The rich young ruler only did something that we are guilty of doing so often – we try to save our life.

Do we trust Jesus Christ to such an extent that we are not only willing to lose our life for His sake, but actually putting into practice that holy and spiritual discipline of losing our life for His sake?


Forgiveness is For – Giving

The parable of the Unforgiving Servant has some more Mathematics to it.

We saw that the debt forgiven the man by the king was so very huge that ‘forever’ would not have been enough for him to pay back, and yet the king had pity on his servant and forgave him his debt. He was totally forgiven. Now this man had a fellow servant who owed him a Hundred dinarii. In the footnote of my Bible (ESV), one Dinarius is described as one day’s wage for a laborer. So Hundred dinarii would mean an amount made by Hundred days of labor.

In my understanding, that amount, seems to be manageable and may be settled, given some time. However, the man who himself had such a great debt that was impossible to settle did not have it in him to forgive another person who owed a debt that was manageable.

Now, let me put it this way: Let alone someone who damages Hundred days of our life, we find it so difficult to let go of the person who damages few moments or minutes. In the previous blog I was trying to say that even eternal damnation in hell does not settle the damage done by us in sinning against the infinitely holy God. And yet, God forgives our ‘Impossible Debt’ because of what Jesus Christ has done for us, just because we believe and repent.

Therefore, since we have gotten this relief from God who had pity on us, we simply don’t have any right to seize or choke or punish anyone who has wronged us. We have no right to hold on to the minute debts that others may owe us.

Let us not forget that it is only the Amazing Grace of God that frees us from our debt. And if we do not forgive others we are only disqualifying ourselves from being forgiven by God.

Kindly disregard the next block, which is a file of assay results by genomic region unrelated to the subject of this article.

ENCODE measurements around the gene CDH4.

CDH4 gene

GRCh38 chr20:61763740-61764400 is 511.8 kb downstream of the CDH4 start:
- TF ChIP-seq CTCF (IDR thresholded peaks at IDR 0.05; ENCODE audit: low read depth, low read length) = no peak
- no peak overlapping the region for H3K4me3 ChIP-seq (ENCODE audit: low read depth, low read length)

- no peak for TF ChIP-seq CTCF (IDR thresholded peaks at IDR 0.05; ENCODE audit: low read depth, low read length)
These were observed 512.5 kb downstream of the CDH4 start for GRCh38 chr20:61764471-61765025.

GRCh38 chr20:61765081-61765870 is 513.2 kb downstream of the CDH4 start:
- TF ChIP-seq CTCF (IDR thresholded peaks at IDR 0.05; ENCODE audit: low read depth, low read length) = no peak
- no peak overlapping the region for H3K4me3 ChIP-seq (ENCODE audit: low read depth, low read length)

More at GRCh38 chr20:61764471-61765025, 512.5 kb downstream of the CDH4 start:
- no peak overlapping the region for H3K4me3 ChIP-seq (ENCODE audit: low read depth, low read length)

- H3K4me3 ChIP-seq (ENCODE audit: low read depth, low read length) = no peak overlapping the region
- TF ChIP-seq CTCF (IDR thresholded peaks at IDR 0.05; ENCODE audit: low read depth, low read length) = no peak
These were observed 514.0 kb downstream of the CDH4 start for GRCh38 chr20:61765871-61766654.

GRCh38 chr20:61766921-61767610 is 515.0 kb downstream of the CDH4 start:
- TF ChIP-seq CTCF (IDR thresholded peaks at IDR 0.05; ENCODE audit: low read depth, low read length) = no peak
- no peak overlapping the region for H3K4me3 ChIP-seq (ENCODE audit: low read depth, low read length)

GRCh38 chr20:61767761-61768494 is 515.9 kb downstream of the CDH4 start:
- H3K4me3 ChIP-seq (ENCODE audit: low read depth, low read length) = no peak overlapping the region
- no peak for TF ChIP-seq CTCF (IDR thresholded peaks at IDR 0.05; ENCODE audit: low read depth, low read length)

I admit that people do have the potential to damage our life for days, months, years or even generations. It is not easy. And they may or may not be able to set right the damage done to us. However, let us, even when we hurt greatly, choose to look away from the damaged part of our life and choose to look at the cross of Jesus Christ.

If not for the cross of Jesus Christ, where would we be? Where would we have ended? How hopelessly doomed we were, without our Savior?

Looking at the cross and then when we look back at our debtors, let us choose to forgive and love.

For heaven is the place for great sinners who are forgiven by God and also enabled by Him to forgive others.

I was on my way to hell for sure. It was Jesus who came and saved me. And now that I am set on my way to heaven for sure, for sure, I must not allow my unforgiveness to disqualify me.

Amazing Grace

Jesus taught us the parable of ‘the Unforgiving Servant.’ In that Jesus talks of the man who owed the king Ten Thousand talents. In the footnote of my Bible (ESV) – Talent is described as a monetary unit worth about 20 years’ wages for a labourer.

So, Ten Thousand talents would mean, approximately, Two Hundred Thousand years of labour. If we consider a person’s ability to work for 30 years in one lifetime, then it would take Six Thousand Six Hundred Sixty Six lifetimes to just settle the principal amount. Now such a predicament is like a ‘forever’ situation.

The servant’s inability to pay back was punished by the king who ordered the man along with his wife and children to be sold – and payments be made.

The question that arises here is how can a few lives compensate for the debt that requires Six Thousand Six Hundred and Sixty Six lives working for 30 years. I think, all the king was doing was trying to cut his loss a very tiny bit and also punish this fellow. There was no way of recovering the debt.

The damage done by sin is very great. No length of time or number of births or attempts can in any way set right the damage done by sin. For in sinning we are going against the infinitely holy God.

Apart from the salvation of God through Jesus Christ, the consequence of sin is eternal damnation in hell. The point I want to make in relation to the parable is that – just like few lives sold into slavery could not in any way settle the debt – eternal damnation in hell, as horrible as it is, can in no way undo the damage done by sin.